Debra H. Goldstein has a new website (www.DebraHGoldstein.com) and a new blog location http://www.debrahgoldstein.com/blog/ . Click on the link and continue reading my posts and those of my wonderful guest bloggers on “It’s Not Always a Mystery.” Debra
How Much of Your Fiction is True? by Heather Weidner
Recently, I was asked if any of my mysteries are based on real events or contained real people. I do mix in some real life in my short stories and novels. All of my city settings are actual places. I tend to set my works in Virginia locales. If a crime occurs, I make up that location’s name. I wouldn’t put a horrific event at a real restaurant or store. But if you’ve been to the cities, you’ll recognize landmarks and street names.
Sometimes, I get ideas for crimes and capers from real cases, but I usually take liberties with the details. In my short story, “Washed up,” (Virginia is for Mysteries 2014) a beat up suitcase washes up on Chick’s Beach, and it’s filled with some mysterious contents. Back in the ‘80s, there was a real case where suitcases filled with body parts did wash up on beaches along the East Coast. In my story, I thought it would be interesting for beachgoers to find something old and sinister in an unexpected place.
For some of my characters, I blend characteristics of several real people to make a fictional person. And phrases that family and friends say frequently appear in my stories. I have two co-workers who keep asking me to make them villains. I haven’t done that yet, but I do hint from time to time that unruly team members will end up in a dumpster in a future story.
I carry a notebook with me wherever I go and always jot down names and interesting tidbits that might one day make their way to a story. I use friends and family member’s names for minor characters. In Secret Lives and Private Eyes (June 2016), my sleuth, Delanie Fitzgerald, gives herself all kinds of aliases during her investigations. These are usually names of friends and family. And every once in a while, you’ll find police, EMTs, or FBI agents named after my favorite authors, rock stars, or actors. Delanie Fitzgerald is named for F. Scott Fitzgerald, and her company, Falcon Investigations, is in honor of Dashiell Hammett’s The Maltese Falcon.
I did have an odd author moment when a woman with the same name as one of my main characters followed me on Twitter. It was a fun surprise.
Even though mysteries are fiction, a great deal of research goes into the project to get the details right and to make it plausible. And surprisingly, there can be quite a lot of truth in fiction.
~ ~ ~ ~ ~
Heather Weidner’s short stories appear in Virginia is for Mysteries and Virginia is for Mysteries Volume II. Currently, she is President of Sisters in Crime – Central Virginia, and a member of Guppies and Lethal Ladies Write. Secret Lives and Private Eyes is her debut novel.
Originally from Virginia Beach, Heather has been a mystery fan since Scooby Doo and Nancy Drew. She lives in Central Virginia with her husband and a pair of Jack Russell terriers.
Follow Heather at www.heatherweidner.com and on Facebook, Twitter, Instagram, and Goodreads.
Secret Lives and Private Eyes Synopsis
Business has been slow for Private Investigator, Delanie Fitzgerald, but her luck seems to change when a tell-all author hires her to find rock star, Johnny Velvet. Could the singer whose career purportedly ended in a fiery crash almost thirty years ago, still be alive?
And as though sifting through dead ends in a cold case isn’t bad enough, Chaz Wellington Smith, III, a loud-mouthed, strip club owner, also hires Delanie to uncover information about the mayor’s secret life. When the mayor is murdered, Chaz, is the key suspect. Now Delanie must clear his name and figure out why landscaper Tripp Payne, keeps popping up in her other investigation. Can the private investigator find the connection between the two cases before another murder – possibly her own – takes place?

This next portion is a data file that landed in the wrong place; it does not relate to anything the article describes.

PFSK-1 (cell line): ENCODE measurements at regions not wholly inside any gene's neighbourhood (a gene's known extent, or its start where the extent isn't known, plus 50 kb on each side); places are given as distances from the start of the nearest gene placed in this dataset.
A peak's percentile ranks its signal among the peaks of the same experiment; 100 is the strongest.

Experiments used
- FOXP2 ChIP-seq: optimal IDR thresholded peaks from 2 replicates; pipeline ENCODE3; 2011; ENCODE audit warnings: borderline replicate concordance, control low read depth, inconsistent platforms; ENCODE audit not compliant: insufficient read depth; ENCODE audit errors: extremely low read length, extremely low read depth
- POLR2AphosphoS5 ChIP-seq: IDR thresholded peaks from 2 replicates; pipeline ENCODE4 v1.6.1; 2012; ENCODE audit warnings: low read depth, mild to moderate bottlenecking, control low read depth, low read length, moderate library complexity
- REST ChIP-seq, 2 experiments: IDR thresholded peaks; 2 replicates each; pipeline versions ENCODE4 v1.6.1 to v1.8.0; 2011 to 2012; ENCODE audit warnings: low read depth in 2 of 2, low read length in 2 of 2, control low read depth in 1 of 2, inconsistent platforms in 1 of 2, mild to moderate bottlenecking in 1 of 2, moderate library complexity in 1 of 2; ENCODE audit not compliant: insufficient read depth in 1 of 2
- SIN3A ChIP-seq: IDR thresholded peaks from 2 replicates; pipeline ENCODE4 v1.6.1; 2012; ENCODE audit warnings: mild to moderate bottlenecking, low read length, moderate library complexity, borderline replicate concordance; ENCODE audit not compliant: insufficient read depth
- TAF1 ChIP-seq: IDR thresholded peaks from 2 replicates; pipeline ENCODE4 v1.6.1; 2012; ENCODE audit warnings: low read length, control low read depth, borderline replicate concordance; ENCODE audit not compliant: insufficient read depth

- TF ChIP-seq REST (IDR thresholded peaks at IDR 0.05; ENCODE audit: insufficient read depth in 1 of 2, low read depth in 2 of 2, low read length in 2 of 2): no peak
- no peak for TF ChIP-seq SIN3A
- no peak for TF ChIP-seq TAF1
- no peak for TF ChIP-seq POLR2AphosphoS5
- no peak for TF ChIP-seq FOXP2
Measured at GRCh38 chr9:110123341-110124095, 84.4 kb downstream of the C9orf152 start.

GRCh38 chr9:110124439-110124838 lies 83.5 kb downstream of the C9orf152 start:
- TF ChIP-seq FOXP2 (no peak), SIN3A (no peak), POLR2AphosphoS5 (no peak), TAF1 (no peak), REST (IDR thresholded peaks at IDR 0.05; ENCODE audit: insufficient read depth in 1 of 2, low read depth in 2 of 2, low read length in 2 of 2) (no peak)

Secret Lives and Private Eyes (June 2016) is a fast-paced mystery that will appeal to readers who like a strong, female sleuth with a knack for getting herself in and out of humorous situations.
Creating a Fictional Town by Judy Penz Sheluk
Agatha Christie was the master of creating atmosphere and place, whether she was at the English seaside, or solving a murder in Mesopotamia. I’ve never been to Minnesota, but when I sit down to read the latest John Sandford novel, I feel as if I’m returning to familiar territory. And anyone who’s read Louise Penny has visited Three Pines, even though it’s a fictional town in Quebec. So when I started writing The Hanged Man’s Noose, I wanted the book to be set in Canada, more specifically, a small town north of Toronto, Ontario. The town would be fictional, but there would a basis for the setting, places that were familiar to me.
At the time, I was living in Holland Landing, a small community in the town of East Gwillimbury, about 35 miles north of Toronto. There isn’t a lot of industry in the Landing, unless you count a couple of local diners, pizzerias, convenience stores and the like, but the neighboring town of Newmarket has a lovely revitalized Main Street filled with indie shops and restaurants, and there’s a nice park at the end of it, complete with a large pond called Fairy Lake. What both East Gwillimbury and Newmarket have in common is growth. In recent years, farmlands and forests have been razed for housing developments and big box stores, with much more planned.
Such growth does not come without contention. We tend to forget that our own homes often sit on plots of land that were once forests and farms. But reading about the latest plans, listening to the groups hotly opposed, gave me the first germ of an idea. What if a greedy developer from Toronto came to a small town with plans to build a mega-box store on the town’s historic Main Street?
That’s the premise behind The Hanged Man’s Noose, the first in the Glass Dolphin mystery series, although the plot does thicken considerably. One reviewer (Jack Batten, WHODUNIT, The Toronto Star) wrote, “In her first book, Toronto writer Judy Penz Sheluk probably scores a record for the most characters with skeletons in the closet … even the sleuth figure, an investigative reporter, guards a personal mystery in a book whose author hits large in the business of concocting secrets.”
I decided to merge Newmarket and East Gwillimbury, borrowing a bit from each, and embellishing a lot. I wanted this to be the sort of idyllic town I’d like to live in. Naming my fictional town was easy: outside the Holland Landing Library and Community Centre, there is a plaque dedicated to Samuel Lount, a 19th century politician who had lived in the Landing, but had the misfortune of being hanged for treason.